Mulholland is clearly an advocate of awards, but sounded some notes of caution: those on selection panels should always be on guard about rewarding success for its own sake, ie giving awards to the winners of other awards. And he’d witnessed cases of nominated artists getting stuck in an attention vacuum, the explosion of publicity around the winning artist temporarily diminishing their profile.

In terms of the funding and sponsorship behind awards, Mulholland and McParland stated that the happiest partnerships had arisen from sponsors approaching their respective institutions. Both have also worked strategically to court support at one time or other but as Mulholland put it, making lists of potential ‘sponsor benefits’ can become a rather tangential and pointless exercises. In their experience, the most successful arrangements simply came about due to the sponsors’ sincere interest in the contemporary art world – and supporting art for its own sake – rather than any strategic concerns for reaping corporate benefits.

Phillip Napier, who was shortlisted for the Glen Dimplex and represented Ireland and the UK in Biennale-type shows such as Sao Paulo (1994) and Gwangju Biennale in South Korea (1995), confirmed the ‘positioning’ role of prizes for artists as part of the process by which artists up their game and achieve intuitional support and validation. Napier concurred that artists were in a state of perpetual competiveness with themselves and their future potential and reputation – adding that artists could only be as good as their last work. By way of illustration, he recounted that on his nomination for the 1998 Glen Dimplex award, he elected to make an untested ambitious work, treating the award exhibition opportunity as a kind of production residency. He wasn’t that year’s winner and he ruefully commented to McParland that had he played safer perhaps his chances would have been better.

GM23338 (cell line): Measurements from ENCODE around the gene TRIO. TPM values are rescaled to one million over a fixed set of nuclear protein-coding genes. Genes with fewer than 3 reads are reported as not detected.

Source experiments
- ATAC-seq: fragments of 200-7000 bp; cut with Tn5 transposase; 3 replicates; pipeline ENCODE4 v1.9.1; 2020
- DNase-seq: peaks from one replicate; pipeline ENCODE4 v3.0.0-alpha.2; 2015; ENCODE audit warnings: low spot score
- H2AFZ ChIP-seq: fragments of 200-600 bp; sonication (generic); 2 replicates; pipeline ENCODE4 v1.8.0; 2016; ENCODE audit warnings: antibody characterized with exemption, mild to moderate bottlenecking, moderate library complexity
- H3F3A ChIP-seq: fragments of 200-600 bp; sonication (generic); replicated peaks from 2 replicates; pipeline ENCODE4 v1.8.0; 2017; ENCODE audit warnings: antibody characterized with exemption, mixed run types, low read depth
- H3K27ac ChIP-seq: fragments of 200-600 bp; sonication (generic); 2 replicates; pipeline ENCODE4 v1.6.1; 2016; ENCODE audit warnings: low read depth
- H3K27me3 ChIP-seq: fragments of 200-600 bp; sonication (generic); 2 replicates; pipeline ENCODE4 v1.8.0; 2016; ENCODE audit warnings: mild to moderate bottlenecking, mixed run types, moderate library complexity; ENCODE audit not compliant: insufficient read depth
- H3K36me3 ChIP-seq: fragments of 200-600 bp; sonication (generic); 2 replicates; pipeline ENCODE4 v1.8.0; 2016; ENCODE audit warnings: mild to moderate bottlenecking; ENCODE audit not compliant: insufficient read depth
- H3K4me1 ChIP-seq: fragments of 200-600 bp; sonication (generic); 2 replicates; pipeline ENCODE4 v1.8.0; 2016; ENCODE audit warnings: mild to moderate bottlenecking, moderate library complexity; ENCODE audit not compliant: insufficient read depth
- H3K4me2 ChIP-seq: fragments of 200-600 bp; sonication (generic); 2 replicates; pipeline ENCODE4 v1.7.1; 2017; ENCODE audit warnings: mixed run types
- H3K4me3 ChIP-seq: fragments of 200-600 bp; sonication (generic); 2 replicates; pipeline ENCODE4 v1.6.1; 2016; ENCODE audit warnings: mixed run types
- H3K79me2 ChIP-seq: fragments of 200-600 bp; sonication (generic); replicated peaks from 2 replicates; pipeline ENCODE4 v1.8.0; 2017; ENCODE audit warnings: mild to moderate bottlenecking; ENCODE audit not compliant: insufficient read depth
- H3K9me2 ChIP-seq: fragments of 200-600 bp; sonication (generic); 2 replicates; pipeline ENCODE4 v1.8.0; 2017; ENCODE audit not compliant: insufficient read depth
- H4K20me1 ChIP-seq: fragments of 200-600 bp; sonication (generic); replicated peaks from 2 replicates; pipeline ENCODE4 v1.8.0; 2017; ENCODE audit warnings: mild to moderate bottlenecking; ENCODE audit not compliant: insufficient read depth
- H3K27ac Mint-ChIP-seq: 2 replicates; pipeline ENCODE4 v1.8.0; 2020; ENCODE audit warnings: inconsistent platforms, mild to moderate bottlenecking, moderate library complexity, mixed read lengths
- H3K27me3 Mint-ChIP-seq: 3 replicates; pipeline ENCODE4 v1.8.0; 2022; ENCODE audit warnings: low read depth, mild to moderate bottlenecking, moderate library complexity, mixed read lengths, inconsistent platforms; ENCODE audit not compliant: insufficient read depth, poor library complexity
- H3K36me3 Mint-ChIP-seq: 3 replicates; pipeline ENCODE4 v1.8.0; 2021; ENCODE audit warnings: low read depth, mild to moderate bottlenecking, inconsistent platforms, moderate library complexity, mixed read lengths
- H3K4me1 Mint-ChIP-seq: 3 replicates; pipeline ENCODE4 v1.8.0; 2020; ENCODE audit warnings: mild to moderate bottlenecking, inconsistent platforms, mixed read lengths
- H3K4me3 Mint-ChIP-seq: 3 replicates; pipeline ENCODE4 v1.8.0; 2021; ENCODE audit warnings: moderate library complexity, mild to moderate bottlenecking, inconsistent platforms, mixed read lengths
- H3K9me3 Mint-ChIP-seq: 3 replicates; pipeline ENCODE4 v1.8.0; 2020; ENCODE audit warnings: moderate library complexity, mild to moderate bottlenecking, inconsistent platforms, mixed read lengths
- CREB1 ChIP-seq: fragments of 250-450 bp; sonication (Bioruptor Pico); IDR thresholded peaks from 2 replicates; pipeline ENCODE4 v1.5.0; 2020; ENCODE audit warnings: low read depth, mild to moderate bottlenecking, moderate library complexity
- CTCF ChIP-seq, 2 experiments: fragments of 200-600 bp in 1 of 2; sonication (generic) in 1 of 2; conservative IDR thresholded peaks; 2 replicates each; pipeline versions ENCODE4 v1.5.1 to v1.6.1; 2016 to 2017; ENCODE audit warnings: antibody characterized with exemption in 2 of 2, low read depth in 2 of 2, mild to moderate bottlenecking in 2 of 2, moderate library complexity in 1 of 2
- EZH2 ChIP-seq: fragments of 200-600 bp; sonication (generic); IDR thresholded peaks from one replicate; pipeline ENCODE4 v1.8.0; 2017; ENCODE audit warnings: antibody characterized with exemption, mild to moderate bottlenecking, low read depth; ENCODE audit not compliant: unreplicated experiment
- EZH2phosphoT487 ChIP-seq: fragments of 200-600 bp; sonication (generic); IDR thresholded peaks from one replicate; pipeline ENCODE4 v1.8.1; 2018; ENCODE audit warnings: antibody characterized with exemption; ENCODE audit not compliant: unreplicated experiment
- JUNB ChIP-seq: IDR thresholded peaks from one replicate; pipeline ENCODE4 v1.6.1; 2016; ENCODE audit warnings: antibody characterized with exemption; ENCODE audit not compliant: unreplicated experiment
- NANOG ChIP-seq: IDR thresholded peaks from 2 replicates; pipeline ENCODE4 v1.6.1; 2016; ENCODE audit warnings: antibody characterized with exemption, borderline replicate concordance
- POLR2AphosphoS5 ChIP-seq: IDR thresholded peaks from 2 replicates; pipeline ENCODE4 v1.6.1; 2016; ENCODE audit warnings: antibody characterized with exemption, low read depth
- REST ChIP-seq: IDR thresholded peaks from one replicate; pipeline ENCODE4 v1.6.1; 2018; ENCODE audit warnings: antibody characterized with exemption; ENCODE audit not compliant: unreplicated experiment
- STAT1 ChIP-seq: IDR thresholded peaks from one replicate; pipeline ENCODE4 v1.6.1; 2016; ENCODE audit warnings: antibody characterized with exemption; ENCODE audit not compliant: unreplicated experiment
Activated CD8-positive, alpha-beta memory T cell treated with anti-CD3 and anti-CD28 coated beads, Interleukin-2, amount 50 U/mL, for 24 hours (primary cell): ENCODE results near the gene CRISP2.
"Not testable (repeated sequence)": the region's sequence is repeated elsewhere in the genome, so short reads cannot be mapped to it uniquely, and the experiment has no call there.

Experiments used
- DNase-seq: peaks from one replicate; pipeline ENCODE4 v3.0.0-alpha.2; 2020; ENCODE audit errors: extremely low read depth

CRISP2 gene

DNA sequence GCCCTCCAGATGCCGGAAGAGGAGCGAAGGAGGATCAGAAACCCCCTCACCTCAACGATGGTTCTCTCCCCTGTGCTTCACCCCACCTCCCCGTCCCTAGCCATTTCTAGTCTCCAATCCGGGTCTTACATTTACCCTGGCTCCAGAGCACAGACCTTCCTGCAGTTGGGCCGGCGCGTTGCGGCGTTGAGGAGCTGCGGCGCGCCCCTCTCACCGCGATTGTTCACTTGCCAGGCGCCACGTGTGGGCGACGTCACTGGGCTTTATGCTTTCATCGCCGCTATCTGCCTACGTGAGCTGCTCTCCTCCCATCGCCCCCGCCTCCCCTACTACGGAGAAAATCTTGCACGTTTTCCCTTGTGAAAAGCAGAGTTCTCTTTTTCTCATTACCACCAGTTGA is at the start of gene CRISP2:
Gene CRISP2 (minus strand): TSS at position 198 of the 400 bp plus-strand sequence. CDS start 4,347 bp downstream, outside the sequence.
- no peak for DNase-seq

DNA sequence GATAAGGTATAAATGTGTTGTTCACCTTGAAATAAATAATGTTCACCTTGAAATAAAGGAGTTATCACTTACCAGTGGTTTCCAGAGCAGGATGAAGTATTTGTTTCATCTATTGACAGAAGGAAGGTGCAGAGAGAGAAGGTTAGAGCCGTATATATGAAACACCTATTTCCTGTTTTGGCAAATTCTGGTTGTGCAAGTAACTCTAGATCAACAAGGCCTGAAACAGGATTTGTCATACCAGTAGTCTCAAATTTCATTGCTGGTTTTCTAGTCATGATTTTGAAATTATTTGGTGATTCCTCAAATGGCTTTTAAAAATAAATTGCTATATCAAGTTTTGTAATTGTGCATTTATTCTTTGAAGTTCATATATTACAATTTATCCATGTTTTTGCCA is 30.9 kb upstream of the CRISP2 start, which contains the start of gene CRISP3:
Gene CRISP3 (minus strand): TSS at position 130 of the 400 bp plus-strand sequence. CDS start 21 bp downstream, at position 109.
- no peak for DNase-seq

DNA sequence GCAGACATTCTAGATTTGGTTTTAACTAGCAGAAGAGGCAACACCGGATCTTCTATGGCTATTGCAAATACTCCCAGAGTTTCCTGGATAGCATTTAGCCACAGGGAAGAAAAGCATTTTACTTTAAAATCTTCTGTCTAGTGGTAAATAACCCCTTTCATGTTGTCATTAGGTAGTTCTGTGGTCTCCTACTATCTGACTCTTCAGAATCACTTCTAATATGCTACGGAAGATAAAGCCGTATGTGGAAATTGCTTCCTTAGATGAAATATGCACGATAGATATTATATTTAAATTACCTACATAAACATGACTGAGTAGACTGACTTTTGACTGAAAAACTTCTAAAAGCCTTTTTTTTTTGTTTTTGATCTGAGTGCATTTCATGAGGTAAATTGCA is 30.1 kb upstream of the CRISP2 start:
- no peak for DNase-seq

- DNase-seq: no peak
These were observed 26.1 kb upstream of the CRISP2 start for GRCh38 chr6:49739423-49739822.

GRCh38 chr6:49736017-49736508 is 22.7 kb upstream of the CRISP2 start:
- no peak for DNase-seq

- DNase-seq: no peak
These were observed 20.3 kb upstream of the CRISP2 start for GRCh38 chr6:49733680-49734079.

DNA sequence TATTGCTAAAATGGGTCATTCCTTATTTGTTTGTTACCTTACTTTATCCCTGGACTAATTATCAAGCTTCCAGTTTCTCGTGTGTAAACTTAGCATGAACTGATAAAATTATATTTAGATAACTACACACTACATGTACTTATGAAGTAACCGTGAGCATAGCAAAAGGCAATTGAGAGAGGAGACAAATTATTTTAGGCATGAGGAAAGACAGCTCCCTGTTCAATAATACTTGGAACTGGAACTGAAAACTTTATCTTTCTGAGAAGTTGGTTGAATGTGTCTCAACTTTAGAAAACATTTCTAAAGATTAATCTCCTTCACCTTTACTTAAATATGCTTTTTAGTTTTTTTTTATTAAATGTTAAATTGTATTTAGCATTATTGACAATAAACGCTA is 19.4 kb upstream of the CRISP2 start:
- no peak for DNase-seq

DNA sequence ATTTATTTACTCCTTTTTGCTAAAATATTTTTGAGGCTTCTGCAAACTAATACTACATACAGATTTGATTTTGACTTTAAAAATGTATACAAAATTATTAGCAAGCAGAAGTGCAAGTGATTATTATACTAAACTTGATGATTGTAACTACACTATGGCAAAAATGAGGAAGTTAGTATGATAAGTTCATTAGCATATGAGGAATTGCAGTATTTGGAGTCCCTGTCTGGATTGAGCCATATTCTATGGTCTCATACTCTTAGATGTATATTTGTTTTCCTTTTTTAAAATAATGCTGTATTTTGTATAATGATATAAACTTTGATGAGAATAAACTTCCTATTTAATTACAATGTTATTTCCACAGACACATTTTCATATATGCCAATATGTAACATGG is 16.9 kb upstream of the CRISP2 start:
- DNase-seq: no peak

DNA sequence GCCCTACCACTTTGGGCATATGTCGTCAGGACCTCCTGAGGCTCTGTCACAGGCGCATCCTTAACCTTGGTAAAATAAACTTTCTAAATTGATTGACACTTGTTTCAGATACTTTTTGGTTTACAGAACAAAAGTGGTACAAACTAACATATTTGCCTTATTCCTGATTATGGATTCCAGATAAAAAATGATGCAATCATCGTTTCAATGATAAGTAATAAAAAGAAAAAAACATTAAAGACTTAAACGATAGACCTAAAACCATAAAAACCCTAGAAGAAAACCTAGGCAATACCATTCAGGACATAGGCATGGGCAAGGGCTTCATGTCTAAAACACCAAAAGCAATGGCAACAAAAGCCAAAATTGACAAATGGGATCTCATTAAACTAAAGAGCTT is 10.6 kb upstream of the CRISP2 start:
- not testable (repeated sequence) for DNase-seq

Peter Richards stated that he was an artist with a low level of participation and success when it came to art prizes and awards, which makes him representative of most artists. Modesty aside, Richards conceded that inclusion in Mulholland’s 2005 Venice show had been a milestone for him. Likewise, having his work selected for the 1999 Bloomburg New Contemporaries show was a break though; it helped him make links with regional UK venues, which he hadn’t been able to do working out of Northern Ireland. In terms of his work as the Director of the Golden Thread, he noted that, while the venue doesn’t have any explicit prize structures, in devising shows for artists, their participation in art fairs and their development of the venue was of course part of a wider field of affirmation and adjudication of the art world.

Richards and Napier didn’t dwell on their own personal experiences of the life changing benefits of award monies and accolades to their practices. The financial and reputational benefits of prize monies and publicity are after all more than self-evident. Instead, they joined Mullholland and McParland in underlining the importance of artists participating in award structures for more work day and slow burning benefits to their careers – namely ongoing visibility and connection to networks.

The discussion closed with the consensus that art prizes are one of the key resources used by the art world for its ongoing decision-making processes in terms of exhibitions, residencies – and of course, more prizes. To ensure the circulation of your work within the networks of exchange and communication that make up the art world, artists simply have to participate in this system.

While the effort and monies expended on putting together an unsuccessful application might seem futile to some, the panel emphasised that applying to prizes undeniably gets your work across the desks of the influential artworld gate-keepers. It’s a cliché, but true. To recast Hugh Mullholland’s opening point, all serious artists should want to pursue prizes – what is there to be ambivalent about?

Jason Oakley
Publications Manager
Visual Artists Ireland